Fig 9: IPv6 announcements

From the very same dataset, we can also understand how many networks were involved in the outage. Before the outage, AS 3356 was appearing in the AS path of about 14% of the IPv4 routes and 10% of the IPv6 routes collected by the RouteViews collector. Once the outage started, some of these networks were able to mitigate the problem in a matter of minutes via multihoming or direct peers, most likely using automated mitigation methods and network monitoring tools. Interestingly, about 6% of the routes were not as responsive, probably reacting only once a few tickets were starting to flood their NOCs. Even worse, about 8% of the routes were still using CenturyLink, thus being 100% impacted by the outage, most likely because of bad planning of their network and lack of a valid alternative to bypass the outage.

Fig 10: Routes crossing AS3356


While there is a common notion that network outages are beyond the control of organizations and we have seen such incidents happen again and again. The truth is that there is always something that can be improved. Most of the organizations that built their networks with multiple transit providers were able to mitigate the problem by turning down their BGP direct connection with CenturyLink – as suggested by CenturyLink itself – and redirecting their traffic to other providers, avoiding the source of the problem.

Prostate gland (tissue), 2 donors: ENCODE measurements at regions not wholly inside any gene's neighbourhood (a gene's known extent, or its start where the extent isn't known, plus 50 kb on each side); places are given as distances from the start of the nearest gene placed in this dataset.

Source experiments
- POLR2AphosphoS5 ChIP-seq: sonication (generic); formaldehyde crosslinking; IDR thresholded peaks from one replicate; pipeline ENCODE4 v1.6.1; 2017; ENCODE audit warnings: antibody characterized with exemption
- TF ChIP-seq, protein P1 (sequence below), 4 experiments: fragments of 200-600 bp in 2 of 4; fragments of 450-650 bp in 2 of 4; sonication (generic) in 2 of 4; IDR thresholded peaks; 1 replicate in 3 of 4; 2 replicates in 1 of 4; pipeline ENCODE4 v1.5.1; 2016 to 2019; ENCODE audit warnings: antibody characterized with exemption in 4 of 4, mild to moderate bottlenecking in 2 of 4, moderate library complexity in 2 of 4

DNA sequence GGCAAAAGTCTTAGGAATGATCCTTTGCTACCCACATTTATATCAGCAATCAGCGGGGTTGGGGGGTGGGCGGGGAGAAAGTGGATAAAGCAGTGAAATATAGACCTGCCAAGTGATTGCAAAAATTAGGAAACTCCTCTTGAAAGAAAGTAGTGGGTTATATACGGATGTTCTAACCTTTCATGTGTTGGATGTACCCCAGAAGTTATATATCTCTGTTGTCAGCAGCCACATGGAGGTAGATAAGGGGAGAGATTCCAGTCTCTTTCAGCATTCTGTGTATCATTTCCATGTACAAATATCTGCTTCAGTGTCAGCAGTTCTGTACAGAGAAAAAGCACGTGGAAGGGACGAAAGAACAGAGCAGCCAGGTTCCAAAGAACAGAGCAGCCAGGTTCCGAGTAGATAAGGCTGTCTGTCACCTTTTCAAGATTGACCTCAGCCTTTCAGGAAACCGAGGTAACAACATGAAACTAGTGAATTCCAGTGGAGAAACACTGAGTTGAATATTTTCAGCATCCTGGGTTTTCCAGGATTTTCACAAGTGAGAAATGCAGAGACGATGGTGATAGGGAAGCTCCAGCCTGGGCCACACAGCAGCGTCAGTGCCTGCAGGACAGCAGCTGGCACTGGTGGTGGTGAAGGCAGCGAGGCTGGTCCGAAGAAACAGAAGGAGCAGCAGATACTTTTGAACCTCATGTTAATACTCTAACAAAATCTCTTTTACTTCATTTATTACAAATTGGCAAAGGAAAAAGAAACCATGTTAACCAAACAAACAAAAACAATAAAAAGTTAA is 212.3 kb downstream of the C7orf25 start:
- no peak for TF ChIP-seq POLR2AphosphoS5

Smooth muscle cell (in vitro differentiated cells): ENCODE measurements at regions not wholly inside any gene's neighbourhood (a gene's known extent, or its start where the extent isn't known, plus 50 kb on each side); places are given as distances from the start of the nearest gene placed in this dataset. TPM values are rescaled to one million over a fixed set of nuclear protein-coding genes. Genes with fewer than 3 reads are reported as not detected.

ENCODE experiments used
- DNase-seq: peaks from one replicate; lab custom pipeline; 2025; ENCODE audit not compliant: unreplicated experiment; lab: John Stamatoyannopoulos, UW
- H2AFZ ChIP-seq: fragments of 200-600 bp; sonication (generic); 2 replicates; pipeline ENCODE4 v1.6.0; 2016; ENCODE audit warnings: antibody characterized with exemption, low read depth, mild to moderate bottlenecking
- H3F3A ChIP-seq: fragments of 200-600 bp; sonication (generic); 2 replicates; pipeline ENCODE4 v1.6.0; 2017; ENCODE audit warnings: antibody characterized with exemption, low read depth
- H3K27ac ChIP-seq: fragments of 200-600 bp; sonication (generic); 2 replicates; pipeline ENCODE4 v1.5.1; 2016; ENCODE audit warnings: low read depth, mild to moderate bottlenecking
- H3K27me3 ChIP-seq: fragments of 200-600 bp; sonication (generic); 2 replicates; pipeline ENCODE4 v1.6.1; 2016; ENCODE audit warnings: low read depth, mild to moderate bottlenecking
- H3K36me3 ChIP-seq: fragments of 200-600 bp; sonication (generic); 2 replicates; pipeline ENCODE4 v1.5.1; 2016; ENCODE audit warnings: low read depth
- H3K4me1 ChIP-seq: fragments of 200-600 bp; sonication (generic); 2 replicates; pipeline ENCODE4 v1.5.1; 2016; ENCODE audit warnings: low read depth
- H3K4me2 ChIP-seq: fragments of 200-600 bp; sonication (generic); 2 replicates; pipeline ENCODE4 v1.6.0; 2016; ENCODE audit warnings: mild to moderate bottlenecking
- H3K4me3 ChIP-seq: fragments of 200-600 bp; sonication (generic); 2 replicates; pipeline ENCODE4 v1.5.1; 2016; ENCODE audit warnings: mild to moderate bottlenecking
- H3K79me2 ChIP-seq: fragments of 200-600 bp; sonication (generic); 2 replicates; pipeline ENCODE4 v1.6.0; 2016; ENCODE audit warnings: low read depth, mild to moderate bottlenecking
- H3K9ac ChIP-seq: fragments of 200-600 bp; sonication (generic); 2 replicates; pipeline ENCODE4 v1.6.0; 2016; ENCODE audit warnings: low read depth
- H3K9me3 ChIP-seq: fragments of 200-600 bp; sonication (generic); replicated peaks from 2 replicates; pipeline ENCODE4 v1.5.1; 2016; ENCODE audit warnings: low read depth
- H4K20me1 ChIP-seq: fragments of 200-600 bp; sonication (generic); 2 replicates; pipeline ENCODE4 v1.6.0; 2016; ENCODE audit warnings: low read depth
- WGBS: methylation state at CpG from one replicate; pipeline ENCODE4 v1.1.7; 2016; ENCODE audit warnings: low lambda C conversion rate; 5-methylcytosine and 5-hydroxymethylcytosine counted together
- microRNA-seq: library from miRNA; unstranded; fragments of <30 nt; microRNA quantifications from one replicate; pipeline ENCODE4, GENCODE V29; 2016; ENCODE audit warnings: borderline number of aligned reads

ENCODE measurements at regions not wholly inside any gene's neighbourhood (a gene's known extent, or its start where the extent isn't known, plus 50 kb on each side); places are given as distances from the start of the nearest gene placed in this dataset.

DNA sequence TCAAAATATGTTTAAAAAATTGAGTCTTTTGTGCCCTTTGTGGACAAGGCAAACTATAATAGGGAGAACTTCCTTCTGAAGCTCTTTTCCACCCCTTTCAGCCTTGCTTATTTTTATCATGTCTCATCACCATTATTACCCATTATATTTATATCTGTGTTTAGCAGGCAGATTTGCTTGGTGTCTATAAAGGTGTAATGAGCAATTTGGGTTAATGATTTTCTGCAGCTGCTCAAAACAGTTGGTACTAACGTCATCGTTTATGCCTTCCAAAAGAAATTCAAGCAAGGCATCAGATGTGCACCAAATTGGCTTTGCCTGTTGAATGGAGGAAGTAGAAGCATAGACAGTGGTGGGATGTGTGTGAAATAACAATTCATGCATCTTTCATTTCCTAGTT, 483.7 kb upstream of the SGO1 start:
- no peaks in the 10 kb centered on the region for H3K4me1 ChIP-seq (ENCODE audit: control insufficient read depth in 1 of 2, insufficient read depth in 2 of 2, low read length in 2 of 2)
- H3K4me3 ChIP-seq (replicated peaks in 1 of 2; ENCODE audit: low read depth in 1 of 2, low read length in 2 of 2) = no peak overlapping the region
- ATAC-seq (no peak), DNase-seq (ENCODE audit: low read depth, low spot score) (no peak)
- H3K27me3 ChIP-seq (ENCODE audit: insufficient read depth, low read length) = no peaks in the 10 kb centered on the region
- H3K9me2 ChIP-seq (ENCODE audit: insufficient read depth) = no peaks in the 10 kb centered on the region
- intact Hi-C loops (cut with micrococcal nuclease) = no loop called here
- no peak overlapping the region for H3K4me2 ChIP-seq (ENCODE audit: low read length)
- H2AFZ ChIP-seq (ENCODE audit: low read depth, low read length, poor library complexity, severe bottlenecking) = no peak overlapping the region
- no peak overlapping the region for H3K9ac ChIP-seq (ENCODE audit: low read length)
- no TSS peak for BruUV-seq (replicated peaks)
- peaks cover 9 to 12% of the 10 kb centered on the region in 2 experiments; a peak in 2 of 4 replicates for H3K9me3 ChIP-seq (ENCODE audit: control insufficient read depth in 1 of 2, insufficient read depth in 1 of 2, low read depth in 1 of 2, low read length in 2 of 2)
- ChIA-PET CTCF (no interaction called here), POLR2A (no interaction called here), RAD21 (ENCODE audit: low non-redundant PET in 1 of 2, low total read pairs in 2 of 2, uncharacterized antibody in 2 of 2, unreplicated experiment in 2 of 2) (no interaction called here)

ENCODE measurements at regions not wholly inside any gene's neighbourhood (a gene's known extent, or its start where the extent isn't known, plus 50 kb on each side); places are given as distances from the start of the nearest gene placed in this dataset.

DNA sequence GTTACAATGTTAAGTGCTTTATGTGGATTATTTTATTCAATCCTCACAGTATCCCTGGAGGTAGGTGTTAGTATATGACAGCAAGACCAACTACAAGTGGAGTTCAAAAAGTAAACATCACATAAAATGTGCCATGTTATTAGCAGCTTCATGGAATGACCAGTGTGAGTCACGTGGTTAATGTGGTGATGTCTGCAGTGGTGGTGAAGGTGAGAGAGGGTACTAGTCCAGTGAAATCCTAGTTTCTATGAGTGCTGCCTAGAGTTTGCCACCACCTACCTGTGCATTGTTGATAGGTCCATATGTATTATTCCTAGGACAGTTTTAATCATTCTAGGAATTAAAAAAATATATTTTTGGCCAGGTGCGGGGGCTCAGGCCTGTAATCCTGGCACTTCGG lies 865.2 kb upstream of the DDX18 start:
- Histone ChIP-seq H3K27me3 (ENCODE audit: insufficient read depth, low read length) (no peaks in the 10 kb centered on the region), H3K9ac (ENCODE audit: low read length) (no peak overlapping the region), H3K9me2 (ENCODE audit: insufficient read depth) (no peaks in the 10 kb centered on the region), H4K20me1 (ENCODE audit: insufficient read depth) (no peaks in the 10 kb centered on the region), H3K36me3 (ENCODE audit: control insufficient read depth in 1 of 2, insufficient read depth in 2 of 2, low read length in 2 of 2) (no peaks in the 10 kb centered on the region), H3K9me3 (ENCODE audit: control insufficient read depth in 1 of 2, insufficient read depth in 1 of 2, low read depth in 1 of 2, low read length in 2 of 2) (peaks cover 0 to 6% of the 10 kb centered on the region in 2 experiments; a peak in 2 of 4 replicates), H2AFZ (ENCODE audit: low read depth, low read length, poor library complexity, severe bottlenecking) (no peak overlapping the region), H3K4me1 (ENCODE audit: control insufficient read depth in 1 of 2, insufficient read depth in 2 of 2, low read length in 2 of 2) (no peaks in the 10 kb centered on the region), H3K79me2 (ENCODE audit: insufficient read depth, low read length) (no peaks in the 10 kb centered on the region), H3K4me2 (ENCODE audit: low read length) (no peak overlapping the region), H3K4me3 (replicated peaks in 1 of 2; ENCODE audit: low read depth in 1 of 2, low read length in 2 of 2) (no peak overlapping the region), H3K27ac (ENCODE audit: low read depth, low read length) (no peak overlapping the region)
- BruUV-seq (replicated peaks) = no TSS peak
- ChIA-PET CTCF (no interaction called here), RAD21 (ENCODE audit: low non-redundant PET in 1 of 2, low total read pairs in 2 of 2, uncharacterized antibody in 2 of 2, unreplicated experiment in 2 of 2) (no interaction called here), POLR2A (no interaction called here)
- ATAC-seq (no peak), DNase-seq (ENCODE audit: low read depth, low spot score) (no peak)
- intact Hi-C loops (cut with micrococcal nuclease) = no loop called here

In today’s distributed set up, the application delivery chain consists of multiple disparate and yet interdepend parts, and incidents like this shows the impact a network outage can have on your infrastructure – DNS, Loadbalancers, CDN, Cloud infrastructure, Datacenters, etc. but most importantly the impact on your end-user experience and the overall business.

The incident is also a reminder that monitoring is essential. A multihomed BGP protocol was unable to auto-correct the situation. Mitigating the impact starts with detection through effective digital experience monitoring. The issue can then be quickly analyzed and resolved with either manual or automated intervention.

Some people were upset with the time it took to bring the services back online. An error or a hardware failure can cause havoc in a single second, bringing an entire datacenter and network down. Resolving the issue and bringing the systems back up with the right configurations and without compromising data integrity can be time-consuming. The problem is compounded when a majority of the workforce is remote.

This outage can serve as a great learning experience for a lot of organizations to:

  • Review their monitoring strategy for everything in between their end users and their content.
  • Identify fall back mechanisms.
  • Monitor and hold their vendor accountable.
  • Review their Incident Management practices and those of their vendors.
  • Remember to test mitigation plans.
Synthetic Monitoring
Network Reachability
BGP Monitoring
SLA Management
Workforce Experience